Cover photo for Beatrice Longley's Obituary
Beatrice Longley Profile Photo
1921 Beatrice 2017

Beatrice Longley

May 20, 1921 — October 13, 2017

Life Story for Beatrice Beghtol "Bee" Longley

Bee Longley, loving mother, grandmother, and friend, a seeker of justice, visionary and activist, died on October 13 at her home. She was 96.

Described by friends as “a force of nature,” Bee was a great example of the energy and hospitality of the Midwest, in her case Nebraska, where she grew up the daughter of a judge, Karl Beghtol, and an intelligent and community minded mother, Ena Brach. She played clarinet in the school band and didn’t miss a dance.

She was born May 20, 1921, almost exactly 9 months to the day after the 19th amendment to the U.S. Constitution granted women the right to vote. Her mother was a strong supporter of the women’s suffrage, inspiring her daughter to be an ethical citizen. Bee worked tirelessly to get women’s voices heard and register people to vote. Democrat, she hoped.

Bee attended the prestigious institutions of Carleton College where she studied art history and theatre, and Harvard University Graduate School of Design where she studied architecture with renown Bauhaus artists. In 1942, she married Jay Rhodes Longley in Washington D.C. After her husband finished his medical training and military service they settled in Southern California where she became active in the League of Women Voters and the campaign to stop the freeway from cutting through her beach town, Corona Del Mar.

She raised her four children in the home that she helped design in the style of Frank Lloyd Wright that was featured in design magazines for its stunning plan and beauty. Her children and their friends were most impressed with the whimsical playroom with a 10 foot high loft. To reach it you had to climb up a rope ladder. If you slipped, luckily you landed on the heated cork floor. It was innovative and radical, just like Bee.

In 1971 she moved to Sun Valley, a place she fell in love with in the 40s on a ski trip, where she created a property management company which was successful due to her steadfastness, generosity, common sense, and trustworthiness. Her business supported her annual escapades around the world, like the time spent snorkeling and studying coral reefs off Australia with oceanographer Jean-Michel Cousteau.

When she wasn’t traveling, her insatiable curiosity and desire for knowledge led her to her “favorite place,” The Community Library. As a board member she was a key player in its design. Next time you visit sit in the low leather chairs that she talked the board into purchasing, and think of Bee.

She was a fine athlete all her life. In the winter you could see her skiing with her beloved springer spaniel, Heidi, and her family and friends at Galena into her early nineties.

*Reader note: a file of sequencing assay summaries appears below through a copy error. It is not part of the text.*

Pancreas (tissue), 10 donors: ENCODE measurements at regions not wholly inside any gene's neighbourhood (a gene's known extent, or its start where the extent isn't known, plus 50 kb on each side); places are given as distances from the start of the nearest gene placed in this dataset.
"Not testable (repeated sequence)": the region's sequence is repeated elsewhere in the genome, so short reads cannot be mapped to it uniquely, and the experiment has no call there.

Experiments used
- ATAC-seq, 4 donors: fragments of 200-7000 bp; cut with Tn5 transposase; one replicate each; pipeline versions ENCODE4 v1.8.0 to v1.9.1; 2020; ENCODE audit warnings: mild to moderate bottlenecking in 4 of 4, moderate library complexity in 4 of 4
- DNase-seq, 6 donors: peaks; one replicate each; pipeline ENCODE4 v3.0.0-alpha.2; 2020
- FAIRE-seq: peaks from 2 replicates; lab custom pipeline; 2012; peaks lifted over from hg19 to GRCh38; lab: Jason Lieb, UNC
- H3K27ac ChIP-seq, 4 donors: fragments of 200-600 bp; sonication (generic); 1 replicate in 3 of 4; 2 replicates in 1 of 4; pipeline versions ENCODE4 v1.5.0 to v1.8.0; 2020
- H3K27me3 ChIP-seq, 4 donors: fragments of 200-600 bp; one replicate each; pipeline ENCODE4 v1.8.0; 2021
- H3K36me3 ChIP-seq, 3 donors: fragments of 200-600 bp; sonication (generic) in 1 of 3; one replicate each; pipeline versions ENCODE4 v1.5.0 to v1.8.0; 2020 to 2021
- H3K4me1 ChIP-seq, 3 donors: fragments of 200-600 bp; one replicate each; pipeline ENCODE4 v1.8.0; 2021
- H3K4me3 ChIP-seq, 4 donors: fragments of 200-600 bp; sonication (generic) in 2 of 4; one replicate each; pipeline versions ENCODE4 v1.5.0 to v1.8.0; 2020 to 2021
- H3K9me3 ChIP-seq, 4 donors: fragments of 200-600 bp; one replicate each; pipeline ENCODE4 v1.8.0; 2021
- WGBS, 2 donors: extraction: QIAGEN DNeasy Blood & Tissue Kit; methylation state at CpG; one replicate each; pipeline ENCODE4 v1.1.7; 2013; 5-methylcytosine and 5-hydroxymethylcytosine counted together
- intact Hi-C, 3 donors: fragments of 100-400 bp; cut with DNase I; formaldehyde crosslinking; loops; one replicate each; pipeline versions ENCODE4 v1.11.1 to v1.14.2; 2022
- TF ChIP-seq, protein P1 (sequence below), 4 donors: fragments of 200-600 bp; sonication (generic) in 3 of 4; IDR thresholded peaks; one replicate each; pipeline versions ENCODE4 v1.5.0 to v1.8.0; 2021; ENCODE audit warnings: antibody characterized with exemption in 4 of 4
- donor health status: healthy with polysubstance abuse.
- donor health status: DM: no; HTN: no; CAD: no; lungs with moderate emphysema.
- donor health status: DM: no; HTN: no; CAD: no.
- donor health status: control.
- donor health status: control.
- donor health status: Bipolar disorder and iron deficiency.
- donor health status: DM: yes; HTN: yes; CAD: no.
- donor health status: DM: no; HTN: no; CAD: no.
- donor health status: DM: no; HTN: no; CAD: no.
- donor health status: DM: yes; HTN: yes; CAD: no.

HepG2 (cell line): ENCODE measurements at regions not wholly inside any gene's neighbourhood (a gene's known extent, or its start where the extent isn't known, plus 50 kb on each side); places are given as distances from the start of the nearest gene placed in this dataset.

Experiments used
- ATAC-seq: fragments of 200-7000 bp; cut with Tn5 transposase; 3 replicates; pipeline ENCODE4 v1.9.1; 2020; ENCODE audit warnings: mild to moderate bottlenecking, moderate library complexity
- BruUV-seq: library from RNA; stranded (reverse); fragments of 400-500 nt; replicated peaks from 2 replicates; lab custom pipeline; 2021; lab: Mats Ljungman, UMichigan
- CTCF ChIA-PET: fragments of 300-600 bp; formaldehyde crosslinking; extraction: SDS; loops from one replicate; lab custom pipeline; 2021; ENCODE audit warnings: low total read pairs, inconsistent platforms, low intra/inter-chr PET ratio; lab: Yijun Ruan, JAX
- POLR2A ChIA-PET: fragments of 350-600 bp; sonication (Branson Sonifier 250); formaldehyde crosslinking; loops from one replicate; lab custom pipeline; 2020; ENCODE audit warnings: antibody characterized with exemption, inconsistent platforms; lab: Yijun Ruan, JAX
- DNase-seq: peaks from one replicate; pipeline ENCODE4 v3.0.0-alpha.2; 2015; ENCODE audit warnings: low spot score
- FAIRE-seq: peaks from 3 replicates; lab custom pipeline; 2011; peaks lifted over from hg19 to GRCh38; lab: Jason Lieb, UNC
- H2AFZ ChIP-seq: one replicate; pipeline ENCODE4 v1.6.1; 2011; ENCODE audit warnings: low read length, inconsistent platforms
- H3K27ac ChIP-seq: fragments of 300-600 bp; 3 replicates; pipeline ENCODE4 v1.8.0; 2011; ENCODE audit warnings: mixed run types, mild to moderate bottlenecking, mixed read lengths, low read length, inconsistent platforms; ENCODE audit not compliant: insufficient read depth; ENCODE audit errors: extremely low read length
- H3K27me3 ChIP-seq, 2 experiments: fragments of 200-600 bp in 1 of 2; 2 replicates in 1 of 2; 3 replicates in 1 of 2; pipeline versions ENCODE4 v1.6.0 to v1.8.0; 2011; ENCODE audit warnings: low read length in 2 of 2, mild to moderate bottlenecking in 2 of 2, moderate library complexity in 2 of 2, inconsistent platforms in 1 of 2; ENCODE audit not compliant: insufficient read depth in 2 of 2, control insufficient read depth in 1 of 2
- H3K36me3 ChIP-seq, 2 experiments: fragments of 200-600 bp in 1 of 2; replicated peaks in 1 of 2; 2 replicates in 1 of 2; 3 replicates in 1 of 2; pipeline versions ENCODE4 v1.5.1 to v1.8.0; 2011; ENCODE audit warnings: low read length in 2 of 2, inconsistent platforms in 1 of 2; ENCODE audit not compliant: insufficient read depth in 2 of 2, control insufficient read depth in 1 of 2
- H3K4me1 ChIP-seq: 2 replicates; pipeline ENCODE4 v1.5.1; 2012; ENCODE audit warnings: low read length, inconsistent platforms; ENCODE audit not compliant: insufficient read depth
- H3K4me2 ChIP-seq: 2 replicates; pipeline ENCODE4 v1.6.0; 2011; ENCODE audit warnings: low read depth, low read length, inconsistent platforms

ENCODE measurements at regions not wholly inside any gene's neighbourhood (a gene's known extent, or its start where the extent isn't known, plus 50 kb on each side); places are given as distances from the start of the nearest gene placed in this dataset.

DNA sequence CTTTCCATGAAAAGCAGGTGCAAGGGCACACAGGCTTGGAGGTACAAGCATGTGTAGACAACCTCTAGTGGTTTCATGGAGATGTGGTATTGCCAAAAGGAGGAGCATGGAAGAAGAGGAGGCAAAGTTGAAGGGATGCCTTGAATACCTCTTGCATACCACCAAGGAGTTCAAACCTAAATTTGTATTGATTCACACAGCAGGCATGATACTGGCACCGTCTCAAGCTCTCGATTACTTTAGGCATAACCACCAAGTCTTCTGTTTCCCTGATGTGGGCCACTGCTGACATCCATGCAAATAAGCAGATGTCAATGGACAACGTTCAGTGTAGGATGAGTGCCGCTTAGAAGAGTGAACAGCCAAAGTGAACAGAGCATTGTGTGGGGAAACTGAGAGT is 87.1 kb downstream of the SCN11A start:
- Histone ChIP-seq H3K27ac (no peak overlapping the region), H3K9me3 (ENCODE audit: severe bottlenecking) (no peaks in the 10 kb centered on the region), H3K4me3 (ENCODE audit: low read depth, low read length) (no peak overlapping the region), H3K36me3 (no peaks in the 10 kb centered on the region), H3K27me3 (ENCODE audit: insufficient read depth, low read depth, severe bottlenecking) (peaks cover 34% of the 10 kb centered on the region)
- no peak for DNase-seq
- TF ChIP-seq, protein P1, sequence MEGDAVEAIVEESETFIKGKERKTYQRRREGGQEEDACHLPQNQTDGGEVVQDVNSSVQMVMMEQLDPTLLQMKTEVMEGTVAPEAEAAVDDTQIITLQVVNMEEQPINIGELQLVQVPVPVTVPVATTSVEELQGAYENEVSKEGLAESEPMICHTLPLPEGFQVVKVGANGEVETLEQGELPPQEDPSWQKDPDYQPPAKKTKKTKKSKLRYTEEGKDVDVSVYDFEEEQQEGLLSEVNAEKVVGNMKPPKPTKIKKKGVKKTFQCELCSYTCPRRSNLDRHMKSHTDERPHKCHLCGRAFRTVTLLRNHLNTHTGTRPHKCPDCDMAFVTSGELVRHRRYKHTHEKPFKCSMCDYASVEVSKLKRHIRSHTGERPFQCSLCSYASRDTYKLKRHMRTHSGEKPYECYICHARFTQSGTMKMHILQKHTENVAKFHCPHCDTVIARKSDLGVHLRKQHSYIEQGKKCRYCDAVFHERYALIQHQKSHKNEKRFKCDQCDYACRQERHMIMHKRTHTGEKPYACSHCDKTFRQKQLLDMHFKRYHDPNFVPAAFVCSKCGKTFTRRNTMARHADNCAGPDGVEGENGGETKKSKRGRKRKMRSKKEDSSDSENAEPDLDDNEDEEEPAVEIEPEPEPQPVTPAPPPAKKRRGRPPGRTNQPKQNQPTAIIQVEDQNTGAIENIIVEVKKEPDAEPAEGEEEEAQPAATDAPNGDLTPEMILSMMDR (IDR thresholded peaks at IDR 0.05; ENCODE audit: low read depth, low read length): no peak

Like most everyone in Sun Valley, she worked passionately to protect the environment. She was a powerful leader in the recycling efforts. Having lived through the depression and seen poverty around the world, she detested any kind of waste.

Although she never belonged to a church her faith was attested by her consideration for the rights of others. Her religion was to read The New York Times every day and save articles of interest for her children, grand children, and the friends she made around the world.

Every fall Bee got her culture fix buzzing around New York City. She always walked the High Line and was sure to catch the latest plays, ballets, and art exhibits (after getting her matzah ball soup at the Carnegie Deli) with her granddaughter or her beloved cousin Jeanne Bultman.

Bee’s devotion to her family was exemplary. Her oldest son, Jay “Sparky,” inherited her environmental concerns by creating Rainbow Sandals, a recyclable shoe that is cleaned and distributed to those in need. Bee wore her Rainbows whenever the ground was free of snow. Her daughter Zeva, an artist and environmental educator, introduced thousands of disadvantaged children to nature. Bee and Zeva renovated a sinking houseboat on San Francisco Bay. Her youngest son Marc, a visual artist, fondly remembers hiking up Titus Ridge with Bee and Marc’s wife Mary, sharing a delicious lunch then taking multiple runs. Bee was known for her graceful telemark turns. Her determination was demonstrated by the fact that her youngest child Sheila was born three days after she won a golf tournament. Bee always encouraged Sheila to explore, from experimenting in the kitchen to taking her on a two month backpack trip to Europe when Sheila was just 10.

She is survived by children Sparky and his wife Chanya; Zeva and her partner Jim; Marc and his wife Mary; Sheila and her husband Greg; grandchildren, Alicia and Luca.

Donations in Bee’s name can be made to The Community Library.

We will always carry Bee’s memory in our hearts. A celebration of her life will be held Sunday, November 12, from Noon until 3:00 pm at The Community Library in Ketchum.

To order memorial trees or send flowers to the family in memory of Beatrice Longley, please visit our flower store.


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